To call the Hawks’ past 14 months a transitioning of eras would be shortchanging wholesale moves that have been made to eventually create a more efficient and winning franchise. It’s a long process and it will require patience from Atlanta Hawks fans but already there has been positive talk about the new culture in the heart of the South. It’s talk like this that allows Paul Millsap to take a team friendly deal in order to play with Al Horford, Kyle Korver and other reputable teammates that make a cohesive unit.
General manager Danny Ferry has taken control of the organization and spearheaded an attempt to maximize all scouting and analytics. That has taken the form of increased international scouting, a la the drafting of Lucas Nogueira and Dennis Schröder, and using the numbers to judge otherwise overlooked prospects. For example, the drafting of Mike Muscala was mostly driven by his impressive efficiency numbers at Bucknell, according to comments made by Danny Ferry after draft day, as a four year starting do-it-all workhorse in the Patriot League.
Head coach Mike Budenholzer has filled out the bench not only with free agent players but also free agent assistant coaches. He has brought in Darvin Ham, a long time player and budding assistant coach, Quin Snyder, a top assistant in the Euroleague, among other notables.
The demise of the NBA offense flowing primarily through the post has been well-recorded and possibly greatly exaggerated. There’s no doubt that the Hawks two best players last season resided in the painted area, aside from Smoove’s occasionally forays toward the arc.
The only constant in this year’s frontcourt as compared to last season is Al Horford. Originally drafted in 2007 3rd overall coming off of two NCAA championships in Florida, Horford is the last remnant of the first of 6 straight Hawks teams to make the playoffs.
Barring his injury-shortened 2011-12 campaign, Horford has increased his per game scoring average every season he’s been in the Association, topping out at 17.4 points per game last season. Under the same stipulation, he has never averaged under 9 rebounds per game. He has perfected the art of slipping high screens and knocking down mid range jumpers. Fans can see the confusion on the countenances of opposing centers. Horford will now look to be the centerpiece of a new Hawks offense, something he excelled at toward the end of last season. There’s no doubt Horford will look forward to being the go-to man and shoulder the burden of credit or blame handed to this team come October.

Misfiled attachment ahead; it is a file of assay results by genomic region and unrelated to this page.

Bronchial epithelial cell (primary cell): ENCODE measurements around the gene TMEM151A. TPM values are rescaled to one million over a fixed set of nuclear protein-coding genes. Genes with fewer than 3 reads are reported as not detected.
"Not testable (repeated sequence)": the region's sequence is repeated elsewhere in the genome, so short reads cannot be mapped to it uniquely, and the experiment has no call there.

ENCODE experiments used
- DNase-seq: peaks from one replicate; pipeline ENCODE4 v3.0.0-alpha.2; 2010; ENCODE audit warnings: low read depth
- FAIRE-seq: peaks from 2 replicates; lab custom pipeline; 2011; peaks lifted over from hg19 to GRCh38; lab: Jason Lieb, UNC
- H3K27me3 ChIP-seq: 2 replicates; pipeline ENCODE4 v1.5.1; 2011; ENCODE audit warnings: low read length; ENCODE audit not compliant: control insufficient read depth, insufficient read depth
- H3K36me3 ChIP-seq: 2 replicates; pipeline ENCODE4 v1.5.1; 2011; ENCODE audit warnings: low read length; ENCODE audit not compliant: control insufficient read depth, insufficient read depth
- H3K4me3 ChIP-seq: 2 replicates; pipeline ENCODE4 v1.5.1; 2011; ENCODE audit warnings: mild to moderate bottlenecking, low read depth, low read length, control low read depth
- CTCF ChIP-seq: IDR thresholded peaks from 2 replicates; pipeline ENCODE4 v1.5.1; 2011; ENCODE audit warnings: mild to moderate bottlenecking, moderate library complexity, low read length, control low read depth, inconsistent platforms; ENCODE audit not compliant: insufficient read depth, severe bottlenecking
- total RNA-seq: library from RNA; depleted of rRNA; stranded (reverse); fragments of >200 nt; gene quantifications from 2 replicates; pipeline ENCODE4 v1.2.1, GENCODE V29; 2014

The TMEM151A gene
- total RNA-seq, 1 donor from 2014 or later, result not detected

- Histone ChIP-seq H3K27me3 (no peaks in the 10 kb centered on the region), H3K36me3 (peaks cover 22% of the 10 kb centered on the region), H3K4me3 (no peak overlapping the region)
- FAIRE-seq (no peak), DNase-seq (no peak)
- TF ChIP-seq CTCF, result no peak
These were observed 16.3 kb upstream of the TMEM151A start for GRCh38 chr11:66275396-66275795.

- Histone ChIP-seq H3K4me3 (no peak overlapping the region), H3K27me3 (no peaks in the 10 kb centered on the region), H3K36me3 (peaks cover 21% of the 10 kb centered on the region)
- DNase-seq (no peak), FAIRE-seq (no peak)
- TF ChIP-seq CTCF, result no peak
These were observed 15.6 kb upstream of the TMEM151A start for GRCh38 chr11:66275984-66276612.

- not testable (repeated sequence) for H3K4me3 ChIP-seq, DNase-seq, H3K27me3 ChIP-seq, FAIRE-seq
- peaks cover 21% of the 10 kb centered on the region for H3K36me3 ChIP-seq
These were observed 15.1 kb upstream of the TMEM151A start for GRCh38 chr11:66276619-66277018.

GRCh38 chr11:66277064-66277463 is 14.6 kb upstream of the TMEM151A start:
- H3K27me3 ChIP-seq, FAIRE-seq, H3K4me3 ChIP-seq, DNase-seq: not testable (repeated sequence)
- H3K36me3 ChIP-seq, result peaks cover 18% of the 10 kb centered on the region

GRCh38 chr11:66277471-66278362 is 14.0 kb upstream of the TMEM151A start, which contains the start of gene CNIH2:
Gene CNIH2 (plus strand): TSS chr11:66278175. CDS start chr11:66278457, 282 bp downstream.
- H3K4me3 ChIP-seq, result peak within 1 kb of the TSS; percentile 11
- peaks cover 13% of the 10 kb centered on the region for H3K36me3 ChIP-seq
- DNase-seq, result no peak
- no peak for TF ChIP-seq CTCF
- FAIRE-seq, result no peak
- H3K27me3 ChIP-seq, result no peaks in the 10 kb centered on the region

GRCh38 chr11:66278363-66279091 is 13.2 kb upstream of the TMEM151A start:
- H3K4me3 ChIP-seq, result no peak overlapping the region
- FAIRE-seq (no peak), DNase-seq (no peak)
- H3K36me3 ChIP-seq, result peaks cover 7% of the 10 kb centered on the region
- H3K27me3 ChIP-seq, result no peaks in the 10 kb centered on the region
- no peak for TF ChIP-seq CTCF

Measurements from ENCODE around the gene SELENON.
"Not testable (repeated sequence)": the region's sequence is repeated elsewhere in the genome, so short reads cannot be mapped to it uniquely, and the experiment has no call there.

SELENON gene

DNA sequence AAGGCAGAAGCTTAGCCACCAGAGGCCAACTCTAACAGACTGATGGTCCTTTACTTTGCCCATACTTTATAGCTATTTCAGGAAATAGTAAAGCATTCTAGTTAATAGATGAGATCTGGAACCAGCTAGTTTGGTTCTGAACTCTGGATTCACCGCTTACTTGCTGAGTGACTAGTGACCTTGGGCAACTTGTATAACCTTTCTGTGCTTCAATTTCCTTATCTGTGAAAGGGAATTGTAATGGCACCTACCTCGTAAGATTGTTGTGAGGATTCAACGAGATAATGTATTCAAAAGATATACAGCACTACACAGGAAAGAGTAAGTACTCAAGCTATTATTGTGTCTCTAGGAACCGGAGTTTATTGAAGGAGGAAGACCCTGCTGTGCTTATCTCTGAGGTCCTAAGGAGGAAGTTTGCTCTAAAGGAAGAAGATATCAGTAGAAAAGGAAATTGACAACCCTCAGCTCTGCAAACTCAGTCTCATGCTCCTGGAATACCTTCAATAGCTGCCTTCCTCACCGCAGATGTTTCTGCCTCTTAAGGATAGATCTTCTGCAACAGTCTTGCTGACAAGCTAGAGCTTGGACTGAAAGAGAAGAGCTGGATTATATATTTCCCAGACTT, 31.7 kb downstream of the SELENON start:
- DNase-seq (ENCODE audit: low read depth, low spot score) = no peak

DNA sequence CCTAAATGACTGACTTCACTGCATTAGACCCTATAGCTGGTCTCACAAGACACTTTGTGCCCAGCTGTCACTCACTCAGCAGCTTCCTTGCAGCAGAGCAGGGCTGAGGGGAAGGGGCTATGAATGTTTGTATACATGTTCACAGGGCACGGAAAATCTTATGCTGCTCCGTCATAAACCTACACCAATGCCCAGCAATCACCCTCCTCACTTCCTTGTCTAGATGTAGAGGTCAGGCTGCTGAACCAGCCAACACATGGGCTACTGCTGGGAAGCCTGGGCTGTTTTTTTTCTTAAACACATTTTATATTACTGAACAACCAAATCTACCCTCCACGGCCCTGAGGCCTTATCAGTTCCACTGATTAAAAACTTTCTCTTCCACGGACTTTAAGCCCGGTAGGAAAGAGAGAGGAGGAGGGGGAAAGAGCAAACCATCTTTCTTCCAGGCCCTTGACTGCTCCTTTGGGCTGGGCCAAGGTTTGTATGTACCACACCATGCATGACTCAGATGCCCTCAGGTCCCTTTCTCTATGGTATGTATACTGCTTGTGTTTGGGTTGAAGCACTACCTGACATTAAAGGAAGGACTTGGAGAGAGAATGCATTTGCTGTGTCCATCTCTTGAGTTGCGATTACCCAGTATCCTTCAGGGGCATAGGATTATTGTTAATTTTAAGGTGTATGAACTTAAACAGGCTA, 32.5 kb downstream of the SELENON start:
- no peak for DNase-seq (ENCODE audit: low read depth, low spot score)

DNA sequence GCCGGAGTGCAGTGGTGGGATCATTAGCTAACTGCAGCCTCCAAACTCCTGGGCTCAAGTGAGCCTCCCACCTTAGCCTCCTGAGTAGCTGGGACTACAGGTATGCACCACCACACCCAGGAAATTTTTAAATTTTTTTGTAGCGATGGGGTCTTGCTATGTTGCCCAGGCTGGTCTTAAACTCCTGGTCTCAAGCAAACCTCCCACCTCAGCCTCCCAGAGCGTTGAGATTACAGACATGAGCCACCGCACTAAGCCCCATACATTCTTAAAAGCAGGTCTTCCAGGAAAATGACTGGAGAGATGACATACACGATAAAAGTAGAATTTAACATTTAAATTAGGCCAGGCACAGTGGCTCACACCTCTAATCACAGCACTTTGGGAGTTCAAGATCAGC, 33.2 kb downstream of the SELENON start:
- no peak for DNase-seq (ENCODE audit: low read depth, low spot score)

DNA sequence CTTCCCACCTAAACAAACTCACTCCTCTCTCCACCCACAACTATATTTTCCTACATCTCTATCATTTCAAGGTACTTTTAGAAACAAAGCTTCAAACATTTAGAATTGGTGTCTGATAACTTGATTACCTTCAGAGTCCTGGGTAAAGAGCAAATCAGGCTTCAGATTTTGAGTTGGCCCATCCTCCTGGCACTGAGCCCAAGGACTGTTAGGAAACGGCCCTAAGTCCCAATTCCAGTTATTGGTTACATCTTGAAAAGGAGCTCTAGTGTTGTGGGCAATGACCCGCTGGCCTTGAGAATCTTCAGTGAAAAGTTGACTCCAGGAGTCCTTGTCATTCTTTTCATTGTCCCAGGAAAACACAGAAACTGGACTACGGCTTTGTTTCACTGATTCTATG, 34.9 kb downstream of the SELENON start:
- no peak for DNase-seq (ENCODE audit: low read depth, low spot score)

As for the relative unknowns heading into 2013, Paul Millsap is the one the Hawks will look to feature and rely on for scoring punch. Millsap has been synonymous with hustle in his time with the Utah Jazz. His steady contributions were highlighted here, but it will be important to see the Millsap-Horford dynamic develop over the season. At the end of their term together, it was clear Josh and Al knew where each other was on the floor at all times. Their cohesion is a big reason for the Hawks success over the past few years, especially last season without the help of Joe Johnson. Horford and Millsap may never reach that level of synergy, but their growth together should become a wonderful thing to watch.
Who knows what Elton Brand has left in the tank. He has long been a productive player in the NBA but will reach the age of 35 by then end the season. The days of 20 and 10 are long gone but he can still be crafty and effective defender. Brand will most likely be the elder statesman on this Hawks team but he should come as a natural locker room leader and calming influence on the floor.
Many will point to the Hawks seemingly lack of size with this new roster configuration. Many fans still pine for the days of “true 7 foot centers” disregarding the clear move towards small ball play in the NBA. It may take some interesting formations to combat the likes of Roy Hibbert, Andrew Bynum and Tyson Chandler, but the lack of a 7 footer is not necessarily a fatal flaw. Al Horford and Elton Brand have both shown a remarkable ability to neutralize most large centers and it seems that Gustavo Ayon and Pero Antic will have that similar capability.
The biggest name to leave Atlanta was John Smith, who penned a substantial offer to be in Detroit for the next four years. The Hawks also saw Zaza sign for over $15M over three years, rejoining head coach Larry Drew in Milwaukee. Ivan Johnson also looks to be on his way out of town, possibly to New York.
Though Mike Scott technically has not be announced to return, his return is immanent with such a team friendly team option that would pay him under $1 million. Scott made a large impact as a second rounder in last year’s draft. He even showed greater range in his efforts in Las Vegas this offseason, possibly transitioning to the role of a stretch four forward.
Pero Antic and Gustavo Ayon will probably be used as big bodies to compete for rebounds along with perform other grunt work that often gets overlooked. Antic has had a long career overseas whereas Ayon will be moving into his third season in the NBA. All teams needs some tough no nonsense types who can get under the skin of opposing frontcourts so these two should fill those roles.
There are certainly a lot of question marks with this frontcourt, but effort and hustle will never be one of those. Fans will never have to worry about reports of “dogging it” in practice or in the game; all these players come from hardworking backgrounds and have landed in Atlanta to prove themselves among a league of extremely talented individuals. Hustle alone will not will games, however, and I suspect this bunch will not be able to match the trio of Horford-Smith-Pachulia, but it’s a group that can set up a foundation for Lucas Nogueira to step into down the road and be a force in the NBA for a long time.
Topics: Atlanta Hawks